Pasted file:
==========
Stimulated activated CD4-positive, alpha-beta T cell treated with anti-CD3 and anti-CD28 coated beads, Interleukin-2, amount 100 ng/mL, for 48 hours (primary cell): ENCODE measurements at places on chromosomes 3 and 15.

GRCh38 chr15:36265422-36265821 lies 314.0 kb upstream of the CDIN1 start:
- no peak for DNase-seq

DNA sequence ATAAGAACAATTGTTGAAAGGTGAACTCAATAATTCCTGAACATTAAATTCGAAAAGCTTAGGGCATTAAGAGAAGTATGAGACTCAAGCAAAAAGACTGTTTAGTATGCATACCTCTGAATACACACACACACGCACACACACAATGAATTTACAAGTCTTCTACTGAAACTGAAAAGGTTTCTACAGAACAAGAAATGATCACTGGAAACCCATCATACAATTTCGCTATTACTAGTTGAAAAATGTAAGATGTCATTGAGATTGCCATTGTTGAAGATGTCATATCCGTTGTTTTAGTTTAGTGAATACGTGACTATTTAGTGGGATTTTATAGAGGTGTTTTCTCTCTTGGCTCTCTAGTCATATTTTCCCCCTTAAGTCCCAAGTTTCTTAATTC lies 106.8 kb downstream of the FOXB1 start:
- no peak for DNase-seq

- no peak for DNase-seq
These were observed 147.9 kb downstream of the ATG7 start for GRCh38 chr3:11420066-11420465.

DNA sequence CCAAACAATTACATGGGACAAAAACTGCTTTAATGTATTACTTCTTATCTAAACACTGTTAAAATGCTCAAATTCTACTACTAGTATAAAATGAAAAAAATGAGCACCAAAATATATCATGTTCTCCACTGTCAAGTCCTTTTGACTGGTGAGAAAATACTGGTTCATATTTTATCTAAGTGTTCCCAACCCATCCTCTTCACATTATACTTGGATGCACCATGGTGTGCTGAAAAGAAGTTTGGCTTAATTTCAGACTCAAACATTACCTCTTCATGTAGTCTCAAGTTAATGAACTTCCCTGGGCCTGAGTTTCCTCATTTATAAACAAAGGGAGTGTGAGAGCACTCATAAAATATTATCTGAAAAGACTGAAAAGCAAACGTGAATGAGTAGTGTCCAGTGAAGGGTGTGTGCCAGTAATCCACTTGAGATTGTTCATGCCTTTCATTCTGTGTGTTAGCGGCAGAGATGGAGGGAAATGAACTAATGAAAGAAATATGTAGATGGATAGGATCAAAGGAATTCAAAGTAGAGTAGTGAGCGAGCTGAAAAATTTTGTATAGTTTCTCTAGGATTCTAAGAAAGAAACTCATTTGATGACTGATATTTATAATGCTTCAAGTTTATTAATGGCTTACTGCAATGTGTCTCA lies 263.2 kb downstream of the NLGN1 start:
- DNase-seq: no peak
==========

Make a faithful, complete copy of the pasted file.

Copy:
Stimulated activated CD4-positive, alpha-beta T cell treated with anti-CD3 and anti-CD28 coated beads, Interleukin-2, amount 100 ng/mL, for 48 hours (primary cell): ENCODE measurements at places on chromosomes 3 and 15.

GRCh38 chr15:36265422-36265821 lies 314.0 kb upstream of the CDIN1 start:
- no peak for DNase-seq

DNA sequence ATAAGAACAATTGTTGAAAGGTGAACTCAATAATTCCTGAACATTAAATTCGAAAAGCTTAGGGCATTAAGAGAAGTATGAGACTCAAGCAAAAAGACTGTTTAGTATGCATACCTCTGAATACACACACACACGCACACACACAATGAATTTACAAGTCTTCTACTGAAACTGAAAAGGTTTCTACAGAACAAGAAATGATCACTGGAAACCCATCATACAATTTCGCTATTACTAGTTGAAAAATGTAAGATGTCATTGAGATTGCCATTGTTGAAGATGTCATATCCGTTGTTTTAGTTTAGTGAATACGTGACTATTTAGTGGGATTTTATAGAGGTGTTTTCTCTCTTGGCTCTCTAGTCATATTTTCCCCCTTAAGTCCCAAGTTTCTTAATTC lies 106.8 kb downstream of the FOXB1 start:
- no peak for DNase-seq

- no peak for DNase-seq
These were observed 147.9 kb downstream of the ATG7 start for GRCh38 chr3:11420066-11420465.

DNA sequence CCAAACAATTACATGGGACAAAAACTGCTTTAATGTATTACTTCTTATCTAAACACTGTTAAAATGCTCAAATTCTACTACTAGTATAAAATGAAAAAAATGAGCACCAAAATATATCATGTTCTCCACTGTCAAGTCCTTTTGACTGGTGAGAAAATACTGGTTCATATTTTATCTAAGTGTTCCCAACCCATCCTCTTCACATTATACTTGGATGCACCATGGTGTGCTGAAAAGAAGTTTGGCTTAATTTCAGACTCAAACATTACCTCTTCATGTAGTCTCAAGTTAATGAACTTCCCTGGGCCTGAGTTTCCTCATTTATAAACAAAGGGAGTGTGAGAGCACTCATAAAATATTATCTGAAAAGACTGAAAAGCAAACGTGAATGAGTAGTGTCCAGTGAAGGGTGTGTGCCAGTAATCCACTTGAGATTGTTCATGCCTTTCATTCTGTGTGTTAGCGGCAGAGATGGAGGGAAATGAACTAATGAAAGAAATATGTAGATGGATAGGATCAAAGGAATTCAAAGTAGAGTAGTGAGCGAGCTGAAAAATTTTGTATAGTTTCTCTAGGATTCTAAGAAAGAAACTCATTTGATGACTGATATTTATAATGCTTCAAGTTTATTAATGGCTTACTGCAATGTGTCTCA lies 263.2 kb downstream of the NLGN1 start:
- DNase-seq: no peak